In an attempt to circumvent this procedural gap, there are several best practices that can be adopted when dealing with a witness whose first language is not English, whether that witness lives in the UK or abroad.

Assess the potential witness’ language at the start by speaking on the phone or by video conference, consider who is present and whether the witness is using a real-time translating service. Look out for signs such as basic sentences, slow speech, long pauses and generally broken English. Do not rely solely on written communications, as these can prove misleading.

If in any doubt at all, instruct the witness to NOT prepare his statement in English, but in his own language. Some witnesses will try to do it in English, to be helpful. It is not helpful unless the witness is completely fluent. If the witness later wants an interpreter, then clearly the witness is not fluent.

Once drafted, engage an interpreter from a properly accredited translator service to (1) translate and (2) certify that the translation is a true and accurate representation of the foreign language witness statement.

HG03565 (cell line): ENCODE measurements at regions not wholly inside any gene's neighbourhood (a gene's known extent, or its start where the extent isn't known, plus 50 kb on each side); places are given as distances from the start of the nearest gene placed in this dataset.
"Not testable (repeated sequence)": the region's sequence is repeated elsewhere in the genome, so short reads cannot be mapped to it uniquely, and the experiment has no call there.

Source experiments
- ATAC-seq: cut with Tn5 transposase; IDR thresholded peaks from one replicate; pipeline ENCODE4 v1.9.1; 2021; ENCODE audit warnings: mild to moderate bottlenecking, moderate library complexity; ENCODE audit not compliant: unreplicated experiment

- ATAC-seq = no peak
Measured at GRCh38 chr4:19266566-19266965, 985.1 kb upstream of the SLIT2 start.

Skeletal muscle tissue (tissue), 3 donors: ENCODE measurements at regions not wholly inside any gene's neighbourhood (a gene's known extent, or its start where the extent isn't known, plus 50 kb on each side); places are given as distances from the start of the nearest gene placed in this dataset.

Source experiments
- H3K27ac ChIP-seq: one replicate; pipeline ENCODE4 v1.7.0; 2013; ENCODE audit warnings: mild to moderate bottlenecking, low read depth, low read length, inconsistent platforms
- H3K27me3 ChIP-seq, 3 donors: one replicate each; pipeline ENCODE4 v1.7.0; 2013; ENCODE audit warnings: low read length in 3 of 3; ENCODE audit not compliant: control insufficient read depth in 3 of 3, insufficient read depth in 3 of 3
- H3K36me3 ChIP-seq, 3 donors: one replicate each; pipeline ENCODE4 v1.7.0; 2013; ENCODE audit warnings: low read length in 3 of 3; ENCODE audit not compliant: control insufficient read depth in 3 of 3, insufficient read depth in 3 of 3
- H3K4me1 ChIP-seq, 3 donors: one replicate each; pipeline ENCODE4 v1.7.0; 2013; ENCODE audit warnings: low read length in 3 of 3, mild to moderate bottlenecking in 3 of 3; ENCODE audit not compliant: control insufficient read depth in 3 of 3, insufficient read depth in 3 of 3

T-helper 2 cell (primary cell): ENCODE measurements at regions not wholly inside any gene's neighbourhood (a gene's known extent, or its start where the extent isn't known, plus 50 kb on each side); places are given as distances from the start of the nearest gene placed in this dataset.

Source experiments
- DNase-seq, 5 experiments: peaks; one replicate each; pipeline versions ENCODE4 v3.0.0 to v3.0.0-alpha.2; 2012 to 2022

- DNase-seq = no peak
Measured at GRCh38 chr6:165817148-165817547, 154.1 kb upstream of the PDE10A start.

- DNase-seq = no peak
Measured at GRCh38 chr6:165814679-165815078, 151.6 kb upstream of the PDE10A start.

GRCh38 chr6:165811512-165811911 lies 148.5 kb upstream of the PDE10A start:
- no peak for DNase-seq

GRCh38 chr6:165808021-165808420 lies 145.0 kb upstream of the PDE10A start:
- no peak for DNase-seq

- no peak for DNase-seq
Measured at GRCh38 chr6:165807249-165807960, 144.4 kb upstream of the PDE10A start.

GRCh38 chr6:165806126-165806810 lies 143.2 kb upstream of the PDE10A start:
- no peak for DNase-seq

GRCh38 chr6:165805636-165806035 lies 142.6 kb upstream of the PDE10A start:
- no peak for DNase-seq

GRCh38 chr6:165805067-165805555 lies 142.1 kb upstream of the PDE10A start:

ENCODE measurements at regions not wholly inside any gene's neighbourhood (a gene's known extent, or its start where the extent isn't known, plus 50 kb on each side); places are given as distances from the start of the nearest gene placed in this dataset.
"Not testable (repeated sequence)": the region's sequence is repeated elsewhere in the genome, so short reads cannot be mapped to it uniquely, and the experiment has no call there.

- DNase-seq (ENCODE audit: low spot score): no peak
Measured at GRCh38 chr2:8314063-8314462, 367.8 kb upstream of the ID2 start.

Engage an interpreter for a trial in ample time and give the interpreter a brief of the case, in particular if there are complex issues, topics or difficult party names to deal with to assist in the smooth running of the cross examination.

Basically, strict compliance with the Rules should keep you on the safe side. If however, you find yourself in the same situation as us due to a misleading witness, try the solution found in our case, just be sure to do all that we were ordered to do, before the day of the cross examination. In all likelihood, the backwards application will cure whatever perceived breach there may be.

If you have any questions relating to this article or require any advice please contact Cristina Falzon, Associate in the Dispute Resolution team, on cristina.falzon@sintons.co.uk or 0191 226 7803.